8 Food, politics, art: the top 3 topics of conversation
Avoid talking about money and stick to safer routes such as French culture, art, food, music, philosophy, architecture, and popular events. As an example, the French love to talk about food, so, if you are invited, it is appreciated to comment on the different dishes served. French people can speak with passion about their best pâtisserie, boulangerie, fromager and from personal experience, it can last at least 2 hours! Other topics like current affairs can also be on the list. So do make sure you brush up on French current news before accepting an invitation. If you live in Paris, discussions about the latest exhibitions can be a good topic as well.
9 A few words in French are welcome
Don’t just assume everyone speaks English. If you don’t speak French, ask politely if they speak English before continuing. This can be done in English or, better yet, in French “Vous parlez anglais?” It is always a good idea to learn a few key phrases, as it demonstrates your interest for the country and the culture. Even if you do make mistakes, which is perfectly normal for a non-native, people will be thankful that you have made an effort to speak the language and immersed yourself in the culture. As I said earlier, the French truly appreciate at least attempting to converse in French and they will respect you for it.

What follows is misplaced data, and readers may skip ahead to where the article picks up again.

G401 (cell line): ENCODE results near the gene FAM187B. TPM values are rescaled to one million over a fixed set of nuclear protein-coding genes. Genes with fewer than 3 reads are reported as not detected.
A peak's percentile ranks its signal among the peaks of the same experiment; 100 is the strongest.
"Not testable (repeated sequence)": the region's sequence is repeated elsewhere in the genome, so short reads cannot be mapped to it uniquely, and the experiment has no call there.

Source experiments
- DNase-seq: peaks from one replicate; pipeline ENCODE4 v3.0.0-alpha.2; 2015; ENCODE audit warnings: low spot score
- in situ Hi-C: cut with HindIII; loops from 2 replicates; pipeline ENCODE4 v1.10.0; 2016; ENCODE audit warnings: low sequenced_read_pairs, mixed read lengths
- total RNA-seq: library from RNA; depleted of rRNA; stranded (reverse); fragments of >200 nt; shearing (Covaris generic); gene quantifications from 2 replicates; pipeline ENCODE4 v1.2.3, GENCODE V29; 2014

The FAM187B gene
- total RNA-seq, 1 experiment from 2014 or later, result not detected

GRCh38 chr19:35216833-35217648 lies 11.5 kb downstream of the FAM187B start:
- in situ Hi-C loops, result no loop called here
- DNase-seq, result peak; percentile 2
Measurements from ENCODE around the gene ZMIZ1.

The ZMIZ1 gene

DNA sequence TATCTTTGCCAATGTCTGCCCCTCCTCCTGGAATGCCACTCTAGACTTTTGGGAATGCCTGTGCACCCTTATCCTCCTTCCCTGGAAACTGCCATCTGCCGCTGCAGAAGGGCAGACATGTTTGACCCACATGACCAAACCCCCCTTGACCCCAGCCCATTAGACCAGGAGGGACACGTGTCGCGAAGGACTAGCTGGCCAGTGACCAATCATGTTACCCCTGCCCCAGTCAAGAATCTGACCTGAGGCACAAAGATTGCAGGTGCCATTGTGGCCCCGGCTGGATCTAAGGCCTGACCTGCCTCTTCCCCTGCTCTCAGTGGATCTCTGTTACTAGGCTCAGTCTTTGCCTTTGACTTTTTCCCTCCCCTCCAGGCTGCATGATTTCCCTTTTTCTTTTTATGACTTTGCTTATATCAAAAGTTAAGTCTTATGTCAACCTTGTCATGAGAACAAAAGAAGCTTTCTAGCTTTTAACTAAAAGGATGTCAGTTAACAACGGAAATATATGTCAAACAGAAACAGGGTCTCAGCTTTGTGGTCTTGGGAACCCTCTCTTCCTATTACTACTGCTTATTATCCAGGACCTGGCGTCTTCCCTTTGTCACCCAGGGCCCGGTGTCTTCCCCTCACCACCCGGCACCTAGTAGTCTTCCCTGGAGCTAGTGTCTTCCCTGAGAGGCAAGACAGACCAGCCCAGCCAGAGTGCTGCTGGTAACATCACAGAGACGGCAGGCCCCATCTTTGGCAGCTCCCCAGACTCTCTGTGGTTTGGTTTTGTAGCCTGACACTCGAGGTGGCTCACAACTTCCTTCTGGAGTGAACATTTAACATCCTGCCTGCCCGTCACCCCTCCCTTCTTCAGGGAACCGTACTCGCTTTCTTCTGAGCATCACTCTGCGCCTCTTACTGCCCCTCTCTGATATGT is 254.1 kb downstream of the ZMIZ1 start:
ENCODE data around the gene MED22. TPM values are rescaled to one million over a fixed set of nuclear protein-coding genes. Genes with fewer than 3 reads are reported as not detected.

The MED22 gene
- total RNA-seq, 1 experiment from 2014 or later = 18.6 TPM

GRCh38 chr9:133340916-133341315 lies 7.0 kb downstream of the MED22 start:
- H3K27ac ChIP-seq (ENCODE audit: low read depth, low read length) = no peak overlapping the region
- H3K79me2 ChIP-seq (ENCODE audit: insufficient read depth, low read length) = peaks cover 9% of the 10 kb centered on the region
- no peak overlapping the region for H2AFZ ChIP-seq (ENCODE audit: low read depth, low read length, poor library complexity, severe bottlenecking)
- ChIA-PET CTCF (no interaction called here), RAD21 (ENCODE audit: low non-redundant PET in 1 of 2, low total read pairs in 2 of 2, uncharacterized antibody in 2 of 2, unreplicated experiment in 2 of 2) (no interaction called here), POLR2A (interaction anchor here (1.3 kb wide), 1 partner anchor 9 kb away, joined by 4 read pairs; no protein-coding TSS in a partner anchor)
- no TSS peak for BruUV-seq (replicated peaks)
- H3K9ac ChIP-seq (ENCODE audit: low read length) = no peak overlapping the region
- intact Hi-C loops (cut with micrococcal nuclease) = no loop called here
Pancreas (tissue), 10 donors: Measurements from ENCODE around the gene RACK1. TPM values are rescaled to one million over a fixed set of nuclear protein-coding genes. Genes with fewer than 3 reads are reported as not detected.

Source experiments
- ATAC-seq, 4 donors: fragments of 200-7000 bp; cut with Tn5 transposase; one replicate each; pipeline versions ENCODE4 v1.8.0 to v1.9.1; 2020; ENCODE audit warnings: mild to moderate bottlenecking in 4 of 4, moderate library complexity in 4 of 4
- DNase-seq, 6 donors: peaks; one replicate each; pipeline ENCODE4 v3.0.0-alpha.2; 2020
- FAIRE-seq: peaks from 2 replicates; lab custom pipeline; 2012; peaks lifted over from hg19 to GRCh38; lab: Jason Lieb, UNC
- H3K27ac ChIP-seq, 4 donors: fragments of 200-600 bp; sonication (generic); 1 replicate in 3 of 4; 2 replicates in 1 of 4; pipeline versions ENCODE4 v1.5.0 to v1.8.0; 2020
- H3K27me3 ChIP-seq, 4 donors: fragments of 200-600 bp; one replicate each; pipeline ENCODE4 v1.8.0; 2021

10 : “Chut” – silence please !
Silence can be very appropriate in France, especially among strangers. Even if you feel very excited about something and want to share your enthusiasm, try to temper it specially with strangers. If you are in a lift, don’t go further than “Bonjour”. At a grocery store, if the wait is long, a French person might throw a look of exasperation, you might also hear “rrrrrroh !” (which is a mark of exasperation and for you a good opportunity to practise your rolling R’s ! . The French rarely strike up a conversation with their neighbours in the queue or discuss some intimate detail of their personal life. The French like to preserve their privacy and will respect yours.
Do you wish to learn more about French Etiquette ?
If you wish to learn French in Paris with personalized on a one-to-one basis French à La Carte offer customized French private lessons in Paris to match your needs, learning abilities, your schedule, and your location in Paris. We provide cultural coaching to our students explaining the differences between Anglophone and French culture. If you are interested to learn more about us, call us or contact us.
In addition to your lessons, if you decide to learn French in real life situation such as going in a bakery or in a food market to practise your speaking skills with your tutor, we also offer French immersion in Paris.